When self-taught, English photographer Natalie Dybisz started posting her dreamlike self-portraits on Flickr under the moniker Miss Aniela, she never anticipated that she would become a virtual superstar amid the online photo-sharing community within a matter of months.
“I remember writing about it in my diary, which is how I remember, and saying how I was excited that people liked my clone images,” Dybisz says. “I never expected to get a big response from putting pictures online.”
Her photos haven’t only awed fellow Flickrers; she was gaining such a response that her work was being featured on Wired.com before she had even finished a degree from the University of Sussex in England.
When Dybisz created her Flickr account in April 2006, she came up with Miss Aniela as a playful twist on her middle name, and as she started gaining recognition, “it just felt natural to carry the name on to everything else, a little like an artist name,” she says. When she started uploading her digital creations, she was especially drawn to focusing the self as subject in order to hone her burgeoning photography skills and to develop her personal style.
“At first it was [a] kind of convenience, and as I went on, I developed a passion for it,” she says. “I think also it is the ultimate way of expressing yourself, and you literally have control over everything, and that’s definitely an appeal for me. You can just go straight into doing it, and the final product is completely yours, which is empowering as well.”
Her haunting, sophisticated images, which often feature multiple self-portraits combined into one photo, are reminiscent of movie stills. “I am definitely inspired by the way in which everything is thought out and much more embellished in film,” Dybisz says. “Although I never thought that I could create something that looks like what has been made in film, because that takes a lot of equipment.”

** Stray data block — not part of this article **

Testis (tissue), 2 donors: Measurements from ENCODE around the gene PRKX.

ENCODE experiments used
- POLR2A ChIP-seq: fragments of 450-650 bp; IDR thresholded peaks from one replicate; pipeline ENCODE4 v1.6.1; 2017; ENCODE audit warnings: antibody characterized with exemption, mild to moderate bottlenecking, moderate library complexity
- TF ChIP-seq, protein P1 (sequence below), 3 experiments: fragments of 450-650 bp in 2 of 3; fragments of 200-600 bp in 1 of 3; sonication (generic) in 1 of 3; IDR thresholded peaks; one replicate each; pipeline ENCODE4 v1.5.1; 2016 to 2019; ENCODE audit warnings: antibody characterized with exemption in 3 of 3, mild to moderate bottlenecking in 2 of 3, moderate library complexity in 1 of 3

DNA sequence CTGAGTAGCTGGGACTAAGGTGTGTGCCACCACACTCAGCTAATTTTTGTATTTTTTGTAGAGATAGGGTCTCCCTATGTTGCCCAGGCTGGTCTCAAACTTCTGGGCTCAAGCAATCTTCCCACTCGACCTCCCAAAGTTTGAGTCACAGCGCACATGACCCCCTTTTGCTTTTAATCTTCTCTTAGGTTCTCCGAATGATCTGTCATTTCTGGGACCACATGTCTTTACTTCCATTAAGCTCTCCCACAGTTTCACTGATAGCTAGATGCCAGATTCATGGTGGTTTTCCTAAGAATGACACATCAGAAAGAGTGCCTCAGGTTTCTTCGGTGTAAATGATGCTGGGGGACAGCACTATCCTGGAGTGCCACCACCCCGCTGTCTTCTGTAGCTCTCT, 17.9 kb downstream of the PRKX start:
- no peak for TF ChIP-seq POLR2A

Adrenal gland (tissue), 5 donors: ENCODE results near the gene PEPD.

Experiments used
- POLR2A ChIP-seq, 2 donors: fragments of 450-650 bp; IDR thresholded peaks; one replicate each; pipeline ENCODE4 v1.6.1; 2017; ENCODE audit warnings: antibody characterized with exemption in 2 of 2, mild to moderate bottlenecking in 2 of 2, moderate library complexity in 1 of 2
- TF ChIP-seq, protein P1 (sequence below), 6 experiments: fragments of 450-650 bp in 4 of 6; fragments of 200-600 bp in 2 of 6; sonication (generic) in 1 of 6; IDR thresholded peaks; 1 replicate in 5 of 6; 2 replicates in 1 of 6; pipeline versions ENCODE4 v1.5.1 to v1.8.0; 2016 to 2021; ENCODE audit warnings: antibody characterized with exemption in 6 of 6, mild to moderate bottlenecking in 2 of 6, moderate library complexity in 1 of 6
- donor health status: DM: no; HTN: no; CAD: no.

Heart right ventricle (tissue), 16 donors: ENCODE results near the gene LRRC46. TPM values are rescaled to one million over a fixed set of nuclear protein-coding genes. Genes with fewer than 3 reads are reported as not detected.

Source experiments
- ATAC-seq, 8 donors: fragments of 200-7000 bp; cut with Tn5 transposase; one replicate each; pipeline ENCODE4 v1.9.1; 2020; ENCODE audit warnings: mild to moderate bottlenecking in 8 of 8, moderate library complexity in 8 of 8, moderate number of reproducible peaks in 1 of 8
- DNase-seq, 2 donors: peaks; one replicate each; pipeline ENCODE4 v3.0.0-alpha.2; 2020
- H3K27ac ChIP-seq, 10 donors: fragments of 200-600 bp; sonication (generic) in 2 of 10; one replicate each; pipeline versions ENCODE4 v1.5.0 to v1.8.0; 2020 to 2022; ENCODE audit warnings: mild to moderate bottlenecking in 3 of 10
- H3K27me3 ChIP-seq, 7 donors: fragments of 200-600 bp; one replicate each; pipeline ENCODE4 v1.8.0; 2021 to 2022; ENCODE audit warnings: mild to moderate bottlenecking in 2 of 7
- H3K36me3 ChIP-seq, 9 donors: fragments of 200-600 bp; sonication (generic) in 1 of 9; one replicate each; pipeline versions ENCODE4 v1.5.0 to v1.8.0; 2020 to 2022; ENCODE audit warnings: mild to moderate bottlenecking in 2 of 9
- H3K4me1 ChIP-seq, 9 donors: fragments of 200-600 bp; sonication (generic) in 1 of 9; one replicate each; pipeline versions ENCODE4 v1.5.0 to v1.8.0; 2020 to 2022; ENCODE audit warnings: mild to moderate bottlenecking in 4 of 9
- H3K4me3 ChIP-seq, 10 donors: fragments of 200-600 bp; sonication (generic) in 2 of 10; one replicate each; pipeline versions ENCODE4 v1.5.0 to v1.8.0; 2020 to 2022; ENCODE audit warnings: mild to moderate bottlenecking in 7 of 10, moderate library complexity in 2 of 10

“To win a competition would be amazing, but to be the actual judge is, for me, even better because I am really young and have been doing this for like, what, two minutes?”
Even though her photos look incredibly complex, she keeps her initial setup for each photo surprisingly simple. She uses props found around her home, and her lighting sources often consist of natural light or household lamps. Only recently has she started utilizing studio-lighting equipment — courtesy of a birthday present.
“I feel like I’m still very much an embryo, but it’s still very important for me to have a simple approach,” she says. “Start very simple, think about the idea more than anything, and bring the equipment in as you need it rather than having all the gear.”
But the real spectacle, so to speak, takes place when Dybisz seamlessly combines multiple self-montages into one cohesive image in Photoshop and then posts the final product online. “The process of sharing my work online was part of the process all along,” she says. “People associate me with Flickr and photo sharing, and I think it is kind of interesting that the Internet has gotten me into photography so much.”
Her recognition on Flickr has opened some unbelievable opportunities, such as being a featured guest at Microsoft events. Last year, the company handpicked Dybisz to fly to Seattle to host a few digital-photography presentations for it. “That was really amazing because literally someone from Flickr recommended me to Microsoft,” she says. “That was probably the biggest thing that’s happened so far.”
This past October, Dybisz also was a judge for the Photographer of the Year competition that was hosted by the UK’s Digital Camera magazine. “To win a competition would be amazing,” she says, “but to be the actual judge is, for me, even better because I am really young and have been doing this for like, what, two minutes?”
In addition to her appearances, her work has been included in exhibits throughout England and has also been featured in magazines throughout the world including American Photo, Vanity Fair (Italy), Playboy (Spain), and TECHMAG (China).
Dybisz is starting to branch out into other art mediums as well. She recently teamed up with a sculptor to create a 3-D sculpture, and she is interested in embarking on film projects. If her undeniable photographic talent and previous achievements are any indication of her future potential, there’s pretty much no limit to what Dybisz can accomplish creatively.
“I think it’s very important to keep your mind open as an artist,” Dybisz says. “I’m very modest about what I have done so far, and I feel that I have just touched the surface of what I would like to do.”